Introduction
Legal breakdown regarding the reporting of abuse for substance abuse counselors in Illinois
Most of the people who are suffering from substance abuse also may face other forms of abuse such as child abuse. According to NCBI only 18 states allow all their citizens to report in case of suspected abuse or neglect (NCBI, 2013). The rest require the substance abuse counselors especially the licensed nurses or therapists to do the reporting. In case the lack of reporting causes the child for instance to get into any harm; the practitioner’s license may be revoked and also face other civil charges.

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All the states have a particular procedure that they require the counselors to follow when reporting. Most of them nowadays have a toll free number where an oral report is passed through with the details of the victim (Shaun, 2009). It is usually up to the agency that deals with the treatment of substance abuse to develop a sequential way of dealing with the legal matters within its organization. For instance one may require discussing the issue to a senior before reporting it.

It is important for the counselor to ensure that the client signs a form that fully allows him to report the abuse. Although in most cases the counselor does not require to inform the client about it, it gets easier when the client knows so as to avoid the feelings of betrayal and tensions later on. If the client has a history of violence, the counselor should guard himself on what he includes in the report simply for his own safety (Margaret, 2011). It is very advisable that the counselor gets to follow the state laws with regard to reporting a case. This does not usually mean that the report should be disclosed to any other party especially without the clients consent. If a name is required of them; then a name should be there. However the counselor should only include the fields required by the state law and nothing more.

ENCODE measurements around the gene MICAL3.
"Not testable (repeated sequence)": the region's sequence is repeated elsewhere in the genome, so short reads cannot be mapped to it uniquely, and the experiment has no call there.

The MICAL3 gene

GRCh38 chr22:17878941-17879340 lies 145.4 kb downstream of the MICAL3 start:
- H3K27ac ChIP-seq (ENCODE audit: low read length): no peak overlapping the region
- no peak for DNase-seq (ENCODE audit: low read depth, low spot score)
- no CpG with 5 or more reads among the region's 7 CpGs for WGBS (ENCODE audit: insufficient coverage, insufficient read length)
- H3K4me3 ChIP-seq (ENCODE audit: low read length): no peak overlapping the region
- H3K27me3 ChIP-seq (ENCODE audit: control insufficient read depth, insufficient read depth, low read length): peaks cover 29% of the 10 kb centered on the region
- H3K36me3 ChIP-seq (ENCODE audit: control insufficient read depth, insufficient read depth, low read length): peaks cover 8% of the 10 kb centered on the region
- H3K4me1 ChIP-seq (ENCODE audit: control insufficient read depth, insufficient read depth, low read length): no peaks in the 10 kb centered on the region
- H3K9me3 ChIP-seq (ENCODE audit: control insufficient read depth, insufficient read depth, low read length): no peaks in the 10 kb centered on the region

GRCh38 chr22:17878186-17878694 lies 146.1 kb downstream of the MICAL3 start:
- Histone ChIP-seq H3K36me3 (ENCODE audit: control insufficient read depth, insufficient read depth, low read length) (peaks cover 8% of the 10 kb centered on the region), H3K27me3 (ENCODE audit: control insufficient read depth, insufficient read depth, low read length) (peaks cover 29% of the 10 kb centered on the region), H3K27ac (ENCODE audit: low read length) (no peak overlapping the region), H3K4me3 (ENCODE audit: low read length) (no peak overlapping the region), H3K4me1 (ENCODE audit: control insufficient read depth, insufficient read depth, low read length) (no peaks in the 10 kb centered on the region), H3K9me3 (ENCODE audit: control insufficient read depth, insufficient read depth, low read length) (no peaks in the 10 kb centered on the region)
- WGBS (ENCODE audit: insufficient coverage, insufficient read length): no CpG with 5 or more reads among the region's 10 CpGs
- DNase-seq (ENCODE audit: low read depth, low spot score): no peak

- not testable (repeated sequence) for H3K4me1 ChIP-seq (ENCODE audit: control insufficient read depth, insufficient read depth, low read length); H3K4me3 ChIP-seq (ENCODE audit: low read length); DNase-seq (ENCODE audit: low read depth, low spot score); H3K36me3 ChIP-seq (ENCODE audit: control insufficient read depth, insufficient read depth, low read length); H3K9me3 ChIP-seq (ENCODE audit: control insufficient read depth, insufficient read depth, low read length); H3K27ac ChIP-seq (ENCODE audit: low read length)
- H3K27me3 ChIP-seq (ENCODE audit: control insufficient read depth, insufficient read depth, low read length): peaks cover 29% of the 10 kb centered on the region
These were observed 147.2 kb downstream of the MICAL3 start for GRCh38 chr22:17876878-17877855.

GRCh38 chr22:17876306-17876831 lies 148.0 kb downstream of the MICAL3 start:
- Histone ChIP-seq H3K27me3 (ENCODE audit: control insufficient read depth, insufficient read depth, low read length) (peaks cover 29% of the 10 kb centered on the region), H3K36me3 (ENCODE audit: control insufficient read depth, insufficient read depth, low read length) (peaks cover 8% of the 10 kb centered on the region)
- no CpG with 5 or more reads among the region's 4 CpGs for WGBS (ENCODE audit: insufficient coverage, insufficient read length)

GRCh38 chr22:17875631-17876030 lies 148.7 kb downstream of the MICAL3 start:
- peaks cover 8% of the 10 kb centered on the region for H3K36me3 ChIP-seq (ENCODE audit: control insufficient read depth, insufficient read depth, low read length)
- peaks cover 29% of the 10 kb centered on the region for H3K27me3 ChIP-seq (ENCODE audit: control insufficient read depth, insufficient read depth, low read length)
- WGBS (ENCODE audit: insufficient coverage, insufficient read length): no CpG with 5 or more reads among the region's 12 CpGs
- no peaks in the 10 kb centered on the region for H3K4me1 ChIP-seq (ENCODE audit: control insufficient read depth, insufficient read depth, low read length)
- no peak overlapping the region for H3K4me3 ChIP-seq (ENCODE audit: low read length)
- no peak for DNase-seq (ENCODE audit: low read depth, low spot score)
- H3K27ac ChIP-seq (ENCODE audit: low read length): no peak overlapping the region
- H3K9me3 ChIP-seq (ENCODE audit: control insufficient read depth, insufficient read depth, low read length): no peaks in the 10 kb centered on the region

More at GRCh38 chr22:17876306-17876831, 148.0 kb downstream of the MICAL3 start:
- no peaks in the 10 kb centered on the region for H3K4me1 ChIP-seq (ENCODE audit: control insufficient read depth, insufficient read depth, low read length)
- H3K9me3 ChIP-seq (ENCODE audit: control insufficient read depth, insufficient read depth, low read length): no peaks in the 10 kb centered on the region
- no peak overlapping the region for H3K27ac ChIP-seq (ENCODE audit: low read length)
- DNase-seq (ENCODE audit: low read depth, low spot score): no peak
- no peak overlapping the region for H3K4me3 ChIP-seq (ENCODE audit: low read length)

References
  • NCBI (2013,) Legal Responsibilities and Recourse, Retrieved from: http://www.ncbi.nlm.nih.gov
  • Margaret B. (2011), Medicine, Patients and the Law: Revised and Updated Fifth Edition, Penguin Books Limited – Family & Relationships
  • Shaun D. (2009), Medical law and ethics, Sweet & Maxwell, 2009 – Law